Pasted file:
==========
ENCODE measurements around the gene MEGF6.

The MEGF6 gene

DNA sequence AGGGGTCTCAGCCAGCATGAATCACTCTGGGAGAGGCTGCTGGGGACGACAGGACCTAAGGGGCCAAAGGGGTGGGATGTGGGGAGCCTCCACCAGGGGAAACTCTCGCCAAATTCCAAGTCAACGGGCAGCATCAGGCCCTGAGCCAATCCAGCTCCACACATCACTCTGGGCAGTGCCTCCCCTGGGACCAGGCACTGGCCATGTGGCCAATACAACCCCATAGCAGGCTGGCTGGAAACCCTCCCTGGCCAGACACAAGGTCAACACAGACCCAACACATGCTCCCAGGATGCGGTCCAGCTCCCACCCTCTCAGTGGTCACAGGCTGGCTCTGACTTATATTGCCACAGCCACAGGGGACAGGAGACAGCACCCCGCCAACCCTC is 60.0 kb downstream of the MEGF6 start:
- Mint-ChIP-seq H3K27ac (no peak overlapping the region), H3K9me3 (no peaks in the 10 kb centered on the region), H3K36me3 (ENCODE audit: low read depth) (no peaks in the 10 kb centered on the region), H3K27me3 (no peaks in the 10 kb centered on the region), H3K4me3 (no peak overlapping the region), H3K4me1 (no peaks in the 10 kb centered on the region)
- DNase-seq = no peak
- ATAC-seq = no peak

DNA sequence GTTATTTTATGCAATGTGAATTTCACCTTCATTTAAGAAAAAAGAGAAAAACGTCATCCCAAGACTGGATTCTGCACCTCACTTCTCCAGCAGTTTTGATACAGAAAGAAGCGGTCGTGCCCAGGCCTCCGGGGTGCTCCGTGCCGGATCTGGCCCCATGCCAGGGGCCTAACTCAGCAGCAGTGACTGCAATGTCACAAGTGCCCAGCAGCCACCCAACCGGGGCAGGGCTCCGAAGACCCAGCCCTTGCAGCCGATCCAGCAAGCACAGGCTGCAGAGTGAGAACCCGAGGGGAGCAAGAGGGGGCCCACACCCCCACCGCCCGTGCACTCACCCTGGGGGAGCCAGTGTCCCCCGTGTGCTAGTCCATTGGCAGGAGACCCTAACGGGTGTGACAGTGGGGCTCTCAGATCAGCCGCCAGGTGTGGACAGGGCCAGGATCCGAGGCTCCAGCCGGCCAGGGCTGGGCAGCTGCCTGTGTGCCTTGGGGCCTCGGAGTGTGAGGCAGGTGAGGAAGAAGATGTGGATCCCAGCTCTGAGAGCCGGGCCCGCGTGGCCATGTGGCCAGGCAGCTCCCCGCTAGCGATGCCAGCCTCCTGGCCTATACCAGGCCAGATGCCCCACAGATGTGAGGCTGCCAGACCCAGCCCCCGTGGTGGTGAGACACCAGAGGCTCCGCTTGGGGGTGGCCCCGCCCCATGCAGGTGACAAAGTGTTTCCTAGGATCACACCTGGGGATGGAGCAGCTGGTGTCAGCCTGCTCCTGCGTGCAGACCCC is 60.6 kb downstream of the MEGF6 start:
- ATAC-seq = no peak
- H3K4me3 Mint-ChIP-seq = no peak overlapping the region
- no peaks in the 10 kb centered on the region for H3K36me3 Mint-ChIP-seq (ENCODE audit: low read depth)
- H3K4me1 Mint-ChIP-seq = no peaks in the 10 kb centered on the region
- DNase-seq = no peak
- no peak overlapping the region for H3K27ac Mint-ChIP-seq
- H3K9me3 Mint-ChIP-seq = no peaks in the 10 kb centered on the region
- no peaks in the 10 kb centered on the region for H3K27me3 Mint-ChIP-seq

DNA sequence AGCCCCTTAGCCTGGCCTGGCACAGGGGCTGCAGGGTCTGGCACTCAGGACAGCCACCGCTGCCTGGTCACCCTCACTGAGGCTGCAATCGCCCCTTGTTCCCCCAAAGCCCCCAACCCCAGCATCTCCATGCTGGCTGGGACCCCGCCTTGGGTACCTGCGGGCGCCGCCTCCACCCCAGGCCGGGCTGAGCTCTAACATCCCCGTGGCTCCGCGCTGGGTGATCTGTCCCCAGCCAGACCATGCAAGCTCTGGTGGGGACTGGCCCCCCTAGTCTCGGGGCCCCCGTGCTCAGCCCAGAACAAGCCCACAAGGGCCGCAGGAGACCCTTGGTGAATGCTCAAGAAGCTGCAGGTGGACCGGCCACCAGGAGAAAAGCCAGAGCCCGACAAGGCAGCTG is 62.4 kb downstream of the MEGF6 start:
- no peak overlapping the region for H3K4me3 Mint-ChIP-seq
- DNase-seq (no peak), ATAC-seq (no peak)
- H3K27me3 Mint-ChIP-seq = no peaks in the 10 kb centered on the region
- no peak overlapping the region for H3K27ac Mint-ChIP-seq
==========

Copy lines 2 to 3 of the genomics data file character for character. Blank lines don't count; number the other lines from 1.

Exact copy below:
The MEGF6 gene

DNA sequence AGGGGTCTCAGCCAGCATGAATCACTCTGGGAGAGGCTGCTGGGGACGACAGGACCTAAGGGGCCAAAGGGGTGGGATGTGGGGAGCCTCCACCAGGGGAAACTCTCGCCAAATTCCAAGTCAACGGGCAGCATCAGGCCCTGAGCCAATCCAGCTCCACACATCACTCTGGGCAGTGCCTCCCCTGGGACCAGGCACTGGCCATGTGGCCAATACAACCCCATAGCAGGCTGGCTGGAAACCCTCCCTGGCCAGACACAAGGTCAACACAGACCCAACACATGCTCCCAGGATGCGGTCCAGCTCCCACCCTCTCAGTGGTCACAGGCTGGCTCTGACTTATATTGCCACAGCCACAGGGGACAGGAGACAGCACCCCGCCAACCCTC is 60.0 kb downstream of the MEGF6 start: